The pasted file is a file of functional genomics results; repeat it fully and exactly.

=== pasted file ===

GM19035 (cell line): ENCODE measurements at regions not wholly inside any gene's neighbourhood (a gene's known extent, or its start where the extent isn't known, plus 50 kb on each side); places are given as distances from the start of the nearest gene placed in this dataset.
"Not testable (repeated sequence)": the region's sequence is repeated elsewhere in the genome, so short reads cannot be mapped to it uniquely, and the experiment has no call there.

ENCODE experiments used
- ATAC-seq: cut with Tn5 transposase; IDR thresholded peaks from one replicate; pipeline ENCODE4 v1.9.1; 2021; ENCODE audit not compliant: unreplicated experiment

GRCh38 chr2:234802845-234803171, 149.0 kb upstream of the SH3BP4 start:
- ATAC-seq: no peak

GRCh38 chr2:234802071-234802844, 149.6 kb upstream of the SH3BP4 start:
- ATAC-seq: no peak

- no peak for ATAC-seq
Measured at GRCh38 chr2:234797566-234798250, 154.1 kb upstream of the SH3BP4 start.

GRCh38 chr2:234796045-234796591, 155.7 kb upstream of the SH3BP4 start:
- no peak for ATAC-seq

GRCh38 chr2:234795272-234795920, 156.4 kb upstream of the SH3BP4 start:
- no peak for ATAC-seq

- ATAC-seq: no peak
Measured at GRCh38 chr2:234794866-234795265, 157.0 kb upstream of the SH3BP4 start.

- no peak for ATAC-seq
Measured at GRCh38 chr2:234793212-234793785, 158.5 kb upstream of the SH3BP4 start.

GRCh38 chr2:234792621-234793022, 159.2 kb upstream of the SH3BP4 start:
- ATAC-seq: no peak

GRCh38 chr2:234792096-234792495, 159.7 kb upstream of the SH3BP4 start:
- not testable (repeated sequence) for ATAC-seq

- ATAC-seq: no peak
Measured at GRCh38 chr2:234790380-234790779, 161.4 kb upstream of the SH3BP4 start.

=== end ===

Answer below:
GM19035 (cell line): ENCODE measurements at regions not wholly inside any gene's neighbourhood (a gene's known extent, or its start where the extent isn't known, plus 50 kb on each side); places are given as distances from the start of the nearest gene placed in this dataset.
"Not testable (repeated sequence)": the region's sequence is repeated elsewhere in the genome, so short reads cannot be mapped to it uniquely, and the experiment has no call there.

ENCODE experiments used
- ATAC-seq: cut with Tn5 transposase; IDR thresholded peaks from one replicate; pipeline ENCODE4 v1.9.1; 2021; ENCODE audit not compliant: unreplicated experiment

GRCh38 chr2:234802845-234803171, 149.0 kb upstream of the SH3BP4 start:
- ATAC-seq: no peak

GRCh38 chr2:234802071-234802844, 149.6 kb upstream of the SH3BP4 start:
- ATAC-seq: no peak

- no peak for ATAC-seq
Measured at GRCh38 chr2:234797566-234798250, 154.1 kb upstream of the SH3BP4 start.

GRCh38 chr2:234796045-234796591, 155.7 kb upstream of the SH3BP4 start:
- no peak for ATAC-seq

GRCh38 chr2:234795272-234795920, 156.4 kb upstream of the SH3BP4 start:
- no peak for ATAC-seq

- ATAC-seq: no peak
Measured at GRCh38 chr2:234794866-234795265, 157.0 kb upstream of the SH3BP4 start.

- no peak for ATAC-seq
Measured at GRCh38 chr2:234793212-234793785, 158.5 kb upstream of the SH3BP4 start.

GRCh38 chr2:234792621-234793022, 159.2 kb upstream of the SH3BP4 start:
- ATAC-seq: no peak

GRCh38 chr2:234792096-234792495, 159.7 kb upstream of the SH3BP4 start:
- not testable (repeated sequence) for ATAC-seq

- ATAC-seq: no peak
Measured at GRCh38 chr2:234790380-234790779, 161.4 kb upstream of the SH3BP4 start.